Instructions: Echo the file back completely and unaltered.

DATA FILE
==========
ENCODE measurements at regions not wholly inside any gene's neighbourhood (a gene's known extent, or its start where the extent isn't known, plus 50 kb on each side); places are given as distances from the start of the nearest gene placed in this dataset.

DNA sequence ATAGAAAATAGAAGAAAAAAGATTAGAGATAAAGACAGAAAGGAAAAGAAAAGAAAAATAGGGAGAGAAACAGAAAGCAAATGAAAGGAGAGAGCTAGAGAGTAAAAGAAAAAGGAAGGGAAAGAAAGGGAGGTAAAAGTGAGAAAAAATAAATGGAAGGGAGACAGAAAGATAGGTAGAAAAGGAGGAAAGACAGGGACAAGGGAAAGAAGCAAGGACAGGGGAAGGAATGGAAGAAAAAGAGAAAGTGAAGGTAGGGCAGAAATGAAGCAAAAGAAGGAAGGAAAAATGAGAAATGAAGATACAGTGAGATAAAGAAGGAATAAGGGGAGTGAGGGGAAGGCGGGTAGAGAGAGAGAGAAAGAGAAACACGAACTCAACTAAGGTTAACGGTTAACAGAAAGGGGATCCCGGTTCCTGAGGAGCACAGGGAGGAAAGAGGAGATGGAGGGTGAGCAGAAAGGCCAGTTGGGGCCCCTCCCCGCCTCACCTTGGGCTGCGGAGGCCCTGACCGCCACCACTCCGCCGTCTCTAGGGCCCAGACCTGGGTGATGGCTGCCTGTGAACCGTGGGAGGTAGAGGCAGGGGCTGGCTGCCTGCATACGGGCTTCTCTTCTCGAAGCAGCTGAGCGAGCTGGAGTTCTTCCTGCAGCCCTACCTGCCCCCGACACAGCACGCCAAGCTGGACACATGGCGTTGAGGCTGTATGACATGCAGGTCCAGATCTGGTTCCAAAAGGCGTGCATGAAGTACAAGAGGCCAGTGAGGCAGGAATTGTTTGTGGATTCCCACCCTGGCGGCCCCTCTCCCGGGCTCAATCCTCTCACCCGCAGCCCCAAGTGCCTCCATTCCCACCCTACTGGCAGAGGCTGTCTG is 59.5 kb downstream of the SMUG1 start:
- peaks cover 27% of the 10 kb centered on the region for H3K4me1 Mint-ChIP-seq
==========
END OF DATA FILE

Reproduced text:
ENCODE measurements at regions not wholly inside any gene's neighbourhood (a gene's known extent, or its start where the extent isn't known, plus 50 kb on each side); places are given as distances from the start of the nearest gene placed in this dataset.

DNA sequence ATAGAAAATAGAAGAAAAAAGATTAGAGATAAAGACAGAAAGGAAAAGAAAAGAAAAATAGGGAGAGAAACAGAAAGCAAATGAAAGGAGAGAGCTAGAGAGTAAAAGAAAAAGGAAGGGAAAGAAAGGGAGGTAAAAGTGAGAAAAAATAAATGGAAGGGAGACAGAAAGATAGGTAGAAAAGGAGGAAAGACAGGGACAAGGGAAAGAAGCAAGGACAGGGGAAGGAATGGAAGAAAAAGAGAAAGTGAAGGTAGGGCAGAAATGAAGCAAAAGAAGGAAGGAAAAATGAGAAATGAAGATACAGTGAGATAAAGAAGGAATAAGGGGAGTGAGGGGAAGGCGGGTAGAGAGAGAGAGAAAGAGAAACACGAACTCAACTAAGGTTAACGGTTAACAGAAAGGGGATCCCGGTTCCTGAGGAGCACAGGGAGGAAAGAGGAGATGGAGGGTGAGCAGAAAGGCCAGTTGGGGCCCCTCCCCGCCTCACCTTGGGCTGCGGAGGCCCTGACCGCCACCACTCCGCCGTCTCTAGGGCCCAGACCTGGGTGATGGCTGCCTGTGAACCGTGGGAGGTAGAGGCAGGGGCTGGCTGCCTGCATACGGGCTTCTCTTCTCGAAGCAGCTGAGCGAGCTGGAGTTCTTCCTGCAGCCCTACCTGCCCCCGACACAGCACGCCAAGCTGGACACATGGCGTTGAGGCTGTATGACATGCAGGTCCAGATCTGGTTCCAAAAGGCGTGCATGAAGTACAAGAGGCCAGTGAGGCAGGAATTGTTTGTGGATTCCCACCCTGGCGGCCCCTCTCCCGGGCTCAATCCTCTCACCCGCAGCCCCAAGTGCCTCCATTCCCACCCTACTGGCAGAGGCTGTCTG is 59.5 kb downstream of the SMUG1 start:
- peaks cover 27% of the 10 kb centered on the region for H3K4me1 Mint-ChIP-seq